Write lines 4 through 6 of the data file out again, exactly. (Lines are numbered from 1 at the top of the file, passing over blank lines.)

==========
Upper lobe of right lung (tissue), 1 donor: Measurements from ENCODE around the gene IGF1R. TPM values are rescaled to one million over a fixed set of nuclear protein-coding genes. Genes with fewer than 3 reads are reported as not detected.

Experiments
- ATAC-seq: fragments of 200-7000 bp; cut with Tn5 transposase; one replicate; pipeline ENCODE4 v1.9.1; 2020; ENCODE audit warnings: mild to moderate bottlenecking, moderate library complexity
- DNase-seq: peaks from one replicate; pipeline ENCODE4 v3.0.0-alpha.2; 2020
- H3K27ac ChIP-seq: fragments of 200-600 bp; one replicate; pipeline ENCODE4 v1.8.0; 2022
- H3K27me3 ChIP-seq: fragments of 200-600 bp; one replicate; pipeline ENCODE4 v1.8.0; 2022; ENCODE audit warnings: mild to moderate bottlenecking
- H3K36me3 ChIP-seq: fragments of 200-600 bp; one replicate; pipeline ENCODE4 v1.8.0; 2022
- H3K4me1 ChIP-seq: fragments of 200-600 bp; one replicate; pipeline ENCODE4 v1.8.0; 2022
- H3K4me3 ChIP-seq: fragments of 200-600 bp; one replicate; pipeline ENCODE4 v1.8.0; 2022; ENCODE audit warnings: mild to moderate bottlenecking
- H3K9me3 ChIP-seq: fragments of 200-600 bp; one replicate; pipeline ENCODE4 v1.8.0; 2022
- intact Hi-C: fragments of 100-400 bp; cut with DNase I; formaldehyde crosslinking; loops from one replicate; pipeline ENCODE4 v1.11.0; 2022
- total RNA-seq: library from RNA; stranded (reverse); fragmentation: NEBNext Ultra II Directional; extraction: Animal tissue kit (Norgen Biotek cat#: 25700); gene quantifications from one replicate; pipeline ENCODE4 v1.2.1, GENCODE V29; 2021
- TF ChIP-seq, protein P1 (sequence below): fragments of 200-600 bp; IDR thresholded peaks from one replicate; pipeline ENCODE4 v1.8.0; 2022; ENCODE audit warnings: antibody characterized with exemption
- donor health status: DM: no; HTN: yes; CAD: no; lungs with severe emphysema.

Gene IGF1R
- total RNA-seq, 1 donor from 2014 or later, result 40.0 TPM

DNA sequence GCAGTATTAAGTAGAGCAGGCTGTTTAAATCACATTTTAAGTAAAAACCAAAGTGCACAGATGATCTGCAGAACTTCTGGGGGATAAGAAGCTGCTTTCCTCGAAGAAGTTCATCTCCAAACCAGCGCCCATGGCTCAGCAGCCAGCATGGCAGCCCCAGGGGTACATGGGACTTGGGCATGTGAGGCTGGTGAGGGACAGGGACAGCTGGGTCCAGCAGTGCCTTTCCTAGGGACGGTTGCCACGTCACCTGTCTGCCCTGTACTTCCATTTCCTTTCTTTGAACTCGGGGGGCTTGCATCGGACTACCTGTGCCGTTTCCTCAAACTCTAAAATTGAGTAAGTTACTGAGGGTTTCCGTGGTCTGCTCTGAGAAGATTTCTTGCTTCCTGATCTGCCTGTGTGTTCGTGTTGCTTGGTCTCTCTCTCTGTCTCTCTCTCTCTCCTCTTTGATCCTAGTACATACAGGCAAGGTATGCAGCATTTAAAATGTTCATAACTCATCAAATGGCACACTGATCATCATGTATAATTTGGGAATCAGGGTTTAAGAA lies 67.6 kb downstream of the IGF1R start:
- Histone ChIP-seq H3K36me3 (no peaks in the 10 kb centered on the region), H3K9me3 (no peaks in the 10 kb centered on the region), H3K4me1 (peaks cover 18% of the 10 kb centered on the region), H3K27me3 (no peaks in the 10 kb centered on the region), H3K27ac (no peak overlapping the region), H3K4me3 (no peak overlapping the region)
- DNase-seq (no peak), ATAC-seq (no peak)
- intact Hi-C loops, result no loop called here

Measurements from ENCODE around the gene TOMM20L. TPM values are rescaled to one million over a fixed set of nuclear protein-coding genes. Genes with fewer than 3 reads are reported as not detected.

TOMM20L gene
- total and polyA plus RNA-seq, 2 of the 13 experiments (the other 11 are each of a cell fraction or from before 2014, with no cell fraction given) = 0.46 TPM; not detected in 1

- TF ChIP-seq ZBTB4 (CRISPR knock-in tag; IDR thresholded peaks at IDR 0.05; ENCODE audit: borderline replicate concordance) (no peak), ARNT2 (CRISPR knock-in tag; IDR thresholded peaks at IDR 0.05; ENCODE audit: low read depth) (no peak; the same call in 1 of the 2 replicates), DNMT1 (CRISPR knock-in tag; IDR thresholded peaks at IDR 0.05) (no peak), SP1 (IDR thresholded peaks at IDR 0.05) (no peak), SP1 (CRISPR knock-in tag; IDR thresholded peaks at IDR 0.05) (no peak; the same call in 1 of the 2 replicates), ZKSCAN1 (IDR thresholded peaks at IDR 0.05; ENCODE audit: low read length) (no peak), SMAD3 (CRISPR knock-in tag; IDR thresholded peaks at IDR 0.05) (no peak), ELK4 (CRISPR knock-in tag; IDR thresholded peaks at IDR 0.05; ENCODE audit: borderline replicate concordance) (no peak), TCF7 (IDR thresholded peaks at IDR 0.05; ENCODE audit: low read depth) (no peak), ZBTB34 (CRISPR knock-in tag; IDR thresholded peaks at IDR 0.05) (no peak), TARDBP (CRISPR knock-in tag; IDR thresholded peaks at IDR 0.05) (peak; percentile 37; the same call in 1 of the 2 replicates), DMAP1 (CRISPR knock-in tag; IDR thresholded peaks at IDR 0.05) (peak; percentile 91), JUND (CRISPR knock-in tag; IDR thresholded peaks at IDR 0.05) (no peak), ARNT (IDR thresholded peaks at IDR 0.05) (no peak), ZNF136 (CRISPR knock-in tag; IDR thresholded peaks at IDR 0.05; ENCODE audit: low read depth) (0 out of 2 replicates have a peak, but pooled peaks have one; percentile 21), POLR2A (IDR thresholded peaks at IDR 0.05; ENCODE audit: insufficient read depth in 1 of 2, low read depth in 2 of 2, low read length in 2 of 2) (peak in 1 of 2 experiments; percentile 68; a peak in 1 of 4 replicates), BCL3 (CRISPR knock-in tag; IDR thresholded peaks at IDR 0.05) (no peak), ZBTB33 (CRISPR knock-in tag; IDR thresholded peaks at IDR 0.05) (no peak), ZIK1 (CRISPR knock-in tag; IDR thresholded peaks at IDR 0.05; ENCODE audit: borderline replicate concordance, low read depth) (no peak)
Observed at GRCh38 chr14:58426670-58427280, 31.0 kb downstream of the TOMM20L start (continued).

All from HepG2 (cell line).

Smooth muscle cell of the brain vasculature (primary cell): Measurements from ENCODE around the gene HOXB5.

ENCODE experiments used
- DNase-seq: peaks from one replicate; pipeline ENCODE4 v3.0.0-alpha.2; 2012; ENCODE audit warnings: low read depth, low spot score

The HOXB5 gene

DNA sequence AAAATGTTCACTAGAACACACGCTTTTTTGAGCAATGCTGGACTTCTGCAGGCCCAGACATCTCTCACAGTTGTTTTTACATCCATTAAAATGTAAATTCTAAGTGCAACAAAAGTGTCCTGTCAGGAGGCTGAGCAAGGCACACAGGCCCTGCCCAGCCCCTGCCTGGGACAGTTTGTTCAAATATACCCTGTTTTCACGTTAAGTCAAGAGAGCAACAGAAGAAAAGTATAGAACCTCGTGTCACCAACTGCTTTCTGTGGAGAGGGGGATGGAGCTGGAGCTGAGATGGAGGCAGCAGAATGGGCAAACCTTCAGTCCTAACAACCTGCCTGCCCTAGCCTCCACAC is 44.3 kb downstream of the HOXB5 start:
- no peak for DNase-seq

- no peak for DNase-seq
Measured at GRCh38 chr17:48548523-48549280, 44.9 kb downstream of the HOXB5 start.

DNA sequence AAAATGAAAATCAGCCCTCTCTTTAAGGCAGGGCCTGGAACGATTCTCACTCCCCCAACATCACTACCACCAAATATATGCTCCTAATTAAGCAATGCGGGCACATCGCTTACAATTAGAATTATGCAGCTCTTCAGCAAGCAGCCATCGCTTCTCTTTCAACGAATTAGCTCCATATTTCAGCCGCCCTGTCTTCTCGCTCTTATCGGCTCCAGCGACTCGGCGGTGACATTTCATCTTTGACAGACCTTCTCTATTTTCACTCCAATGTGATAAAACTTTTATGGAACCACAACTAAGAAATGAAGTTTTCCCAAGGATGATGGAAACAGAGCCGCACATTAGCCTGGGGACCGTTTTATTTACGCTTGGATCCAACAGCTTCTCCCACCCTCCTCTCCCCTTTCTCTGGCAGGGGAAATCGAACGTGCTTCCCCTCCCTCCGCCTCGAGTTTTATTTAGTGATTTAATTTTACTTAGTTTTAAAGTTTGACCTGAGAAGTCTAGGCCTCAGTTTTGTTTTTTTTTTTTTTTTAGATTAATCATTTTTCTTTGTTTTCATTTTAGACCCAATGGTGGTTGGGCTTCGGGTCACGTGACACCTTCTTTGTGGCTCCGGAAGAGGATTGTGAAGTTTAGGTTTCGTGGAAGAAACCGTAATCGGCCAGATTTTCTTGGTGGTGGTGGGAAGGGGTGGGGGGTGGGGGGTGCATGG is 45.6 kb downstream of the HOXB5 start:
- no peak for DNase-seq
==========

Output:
- DNase-seq: peaks from one replicate; pipeline ENCODE4 v3.0.0-alpha.2; 2020
- H3K27ac ChIP-seq: fragments of 200-600 bp; one replicate; pipeline ENCODE4 v1.8.0; 2022
- H3K27me3 ChIP-seq: fragments of 200-600 bp; one replicate; pipeline ENCODE4 v1.8.0; 2022; ENCODE audit warnings: mild to moderate bottlenecking